PROGNOSIS OF A
DEFIBRILLATOR SHOCK IN A PATIENT WHO HAS HEART FAILURE.
You are listening to ReachMD XM 157, the channel for
medical professionals. Welcome to the clinician's roundtable. I am your host
Dr. Matthew Sorrentino from the University of Chicago Medical Center and with
me today is Dr. Jeanne Poole. Dr. Poole is the professor of medicine and the
director of the Arrhythmia Service in the Division of Cardiology, Department of
Medicine at the University of Washington, Seattle, Washington. Today, we will
discuss a recent paper called prognostic importance of defibrillator shocks in
patients with heart failure. This is a report from the sudden cardiac death
and heart failure trial reported recently in the September 4, 2008, issue of
the New England Journal of Medicine.
Dr. Poole, welcome to the show.
Thank you it is my pleasure.
I would like to start first by going over the SCD-HeFT trial
(the sudden cardiac death and heart failure trial). What type of patients were
studied in that trial?
Those were patients who were identified based upon New York
Heart Association Class for moderate symptoms of heart failure, so they needed
to be New York Heart Association Class II or III and also a left ventricular
ejection fraction of 35% or less and no prior history of life-threatening
So these were symptomatic patients in a large part, but not
Correct, so they were not the sickest, which would be
considered a class IV patient neither were they the most healthy as you will
heart failure patient the class I patient.
And what type of procedures were done in the trial? How
were patient's randomized to different therapies?
They were randomized in equal proportions to either receive
an implantable cardiac defibrillator or to receive amiodarone compared to
placebo drugs, so the amiodarone was double blinded with placebo, so there were
three arms to the trial. One-third got amiodarone blinded, one-third got a
placebo pill, and the other third received an implanted defibrillator.
Now, you mentioned that these were symptomatic heart failure
patients. Did it matter what the underlying etiology of the heart failure was,
ischemic versus dilated cardiomyopathy?
No, patients could have either etiology of heart failure to
be included in this trial.
And how many patients were ischemic versus not ischemic, do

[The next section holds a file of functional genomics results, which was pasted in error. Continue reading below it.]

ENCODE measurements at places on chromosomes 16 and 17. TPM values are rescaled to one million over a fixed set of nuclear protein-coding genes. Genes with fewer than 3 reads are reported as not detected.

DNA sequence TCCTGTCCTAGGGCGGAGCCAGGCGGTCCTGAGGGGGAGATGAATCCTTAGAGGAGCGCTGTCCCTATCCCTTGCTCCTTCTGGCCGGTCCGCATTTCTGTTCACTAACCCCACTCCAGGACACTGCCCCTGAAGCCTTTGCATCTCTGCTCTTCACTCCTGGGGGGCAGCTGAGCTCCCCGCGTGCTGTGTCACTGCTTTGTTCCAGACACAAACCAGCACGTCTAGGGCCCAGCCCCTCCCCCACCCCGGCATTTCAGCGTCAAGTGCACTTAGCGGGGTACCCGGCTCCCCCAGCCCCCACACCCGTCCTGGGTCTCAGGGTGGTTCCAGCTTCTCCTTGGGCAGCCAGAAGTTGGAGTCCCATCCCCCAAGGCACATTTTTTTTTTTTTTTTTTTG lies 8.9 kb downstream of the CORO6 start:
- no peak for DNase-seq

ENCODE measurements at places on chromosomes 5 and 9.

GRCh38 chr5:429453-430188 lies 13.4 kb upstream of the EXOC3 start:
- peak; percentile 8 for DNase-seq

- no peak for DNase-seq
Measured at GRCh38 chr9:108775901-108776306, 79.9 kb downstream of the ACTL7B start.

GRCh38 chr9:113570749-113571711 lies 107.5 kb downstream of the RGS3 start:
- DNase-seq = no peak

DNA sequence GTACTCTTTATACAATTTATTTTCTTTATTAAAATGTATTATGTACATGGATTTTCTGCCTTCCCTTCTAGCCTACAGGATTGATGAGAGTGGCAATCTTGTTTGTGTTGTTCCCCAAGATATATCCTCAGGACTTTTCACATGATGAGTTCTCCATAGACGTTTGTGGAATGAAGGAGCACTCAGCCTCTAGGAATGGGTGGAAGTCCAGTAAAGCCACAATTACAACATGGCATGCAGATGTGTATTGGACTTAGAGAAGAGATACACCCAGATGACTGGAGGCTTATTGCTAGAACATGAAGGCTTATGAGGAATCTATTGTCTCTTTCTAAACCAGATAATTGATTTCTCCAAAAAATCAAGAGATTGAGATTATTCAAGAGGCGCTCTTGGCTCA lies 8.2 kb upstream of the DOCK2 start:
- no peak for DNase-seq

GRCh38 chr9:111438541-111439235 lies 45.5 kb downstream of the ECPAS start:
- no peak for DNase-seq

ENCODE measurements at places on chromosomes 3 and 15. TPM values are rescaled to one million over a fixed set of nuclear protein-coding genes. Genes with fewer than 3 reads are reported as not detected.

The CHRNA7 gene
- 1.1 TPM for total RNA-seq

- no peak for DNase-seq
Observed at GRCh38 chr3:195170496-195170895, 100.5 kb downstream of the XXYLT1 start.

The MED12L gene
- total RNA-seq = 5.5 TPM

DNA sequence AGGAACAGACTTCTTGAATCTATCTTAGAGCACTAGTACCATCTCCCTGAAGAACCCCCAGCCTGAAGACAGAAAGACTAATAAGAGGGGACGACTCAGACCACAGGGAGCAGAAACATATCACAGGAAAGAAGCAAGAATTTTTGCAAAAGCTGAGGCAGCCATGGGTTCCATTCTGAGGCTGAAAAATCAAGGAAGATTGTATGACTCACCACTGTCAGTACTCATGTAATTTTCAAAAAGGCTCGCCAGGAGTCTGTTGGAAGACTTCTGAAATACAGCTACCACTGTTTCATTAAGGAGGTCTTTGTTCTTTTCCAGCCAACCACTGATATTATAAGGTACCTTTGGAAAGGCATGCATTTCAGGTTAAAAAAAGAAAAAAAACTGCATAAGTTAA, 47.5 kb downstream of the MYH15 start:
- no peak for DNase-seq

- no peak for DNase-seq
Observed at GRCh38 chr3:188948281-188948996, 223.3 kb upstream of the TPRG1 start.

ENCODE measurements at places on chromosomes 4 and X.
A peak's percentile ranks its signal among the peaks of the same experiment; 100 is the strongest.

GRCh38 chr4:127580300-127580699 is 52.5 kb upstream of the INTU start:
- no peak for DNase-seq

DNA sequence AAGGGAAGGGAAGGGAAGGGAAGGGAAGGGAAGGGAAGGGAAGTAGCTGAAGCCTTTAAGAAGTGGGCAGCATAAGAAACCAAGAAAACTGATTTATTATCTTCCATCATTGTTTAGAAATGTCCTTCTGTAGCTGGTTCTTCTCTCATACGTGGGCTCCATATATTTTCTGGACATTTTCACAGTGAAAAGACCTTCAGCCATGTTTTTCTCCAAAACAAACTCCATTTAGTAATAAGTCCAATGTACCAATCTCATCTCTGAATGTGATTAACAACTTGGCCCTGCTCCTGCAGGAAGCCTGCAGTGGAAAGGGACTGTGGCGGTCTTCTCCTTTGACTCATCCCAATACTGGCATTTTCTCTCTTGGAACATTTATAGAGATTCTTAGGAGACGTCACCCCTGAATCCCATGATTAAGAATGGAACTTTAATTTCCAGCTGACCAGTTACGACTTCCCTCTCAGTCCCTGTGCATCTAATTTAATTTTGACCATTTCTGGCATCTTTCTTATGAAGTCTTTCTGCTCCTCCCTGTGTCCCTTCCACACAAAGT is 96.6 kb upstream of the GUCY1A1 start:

Yes, it was about 50% split for ischemic and nonischemic out
of the total of 2521 patients.
I know that this was one of the pivotal ICD trials. What
was the overall result of the trial, which group did better?
The group did best who has received the implantable
defibrillator. They had a marked and significant reduction in all cause
mortality. On the other hand, the amiodarone arrhythmic drug did not benefit
patients at all. Their mortality was the same as those who were given the
So your paper now is looking at this group a little bit
differently. What was the main issue that you want to look at in your
subpopulation of this trial?
We were interested in looking at just the patients who
received the implantable defibrillator and we were asking the question now that
we had the implanted this device into people who have never had ventricular
tachycardia or ventricular fibrillation, what does the group of patients look
like who then go on to have one of those rhythms treated by the device. Are
they a higher risk group of patients compared to those who never had a rhythm
abnormality over the course of the followup in this trial, which was very
long. It was about 4-1/2 years, the longest clinical ICD trial that has been
completed to date. So, really our question is now that patients have an
abnormal rhythm, are they are a higher risk subpopulation?
No, in the trial some patients had what were called an
appropriate shocks and others had what was called an inappropriate shock. What
do you mean by that difference?
Well, we want defibrillators to only treat life-threatening
arrhythmias, so ventricular arrhythmias. However, some times the patients can
have arrhythmias that are coming from the atrium such as atrial fibrillation a
common rhythm problem in heart failure patients and these rhythms can also go
fast enough that it triggers therapy from the device. The device is
functioning normally, but treats this rhythm abnormality that we would prefer
to treat in another way and not with the shock, that is probably the most
common cause for what we term an inappropriate shock. There are, however, some
other instances where the device again can be functioning as it is asked to do
so, but it is picking up other signals. So, for instance, if a patient gets
too close to some sort of external electrical interference, those signals may
be picked up by the device and interpret it as an arrhythmia and then the device
will deliver a shock to the patient.
So in another words, if a patient has atrial fibrillation
that causes the heart rate to go very fast, it goes faster than the limit that
the ICD is meant to detect and that is what delivers the shock?
That is correct.
So how many of the patients in your population received an
appropriate shock, how many an inappropriate shock?
Hundred and eight two of the patients that had the device
implanted, which was a total of 811 had an appropriate shock and a total of 141
patients received an inappropriate shock.
Does that seem like a high number of inappropriate shocks?
Well, it is too high for all of us who would wish that it
was not treating these other rhythms. However, if you compare to other trials,
it is very similar. So, in all clinical trials that had been done, the rate of
inappropriate shocks vary somewhere between about 14% and 18% depending upon
the length of followup in the trials, so certainly longer the followup the more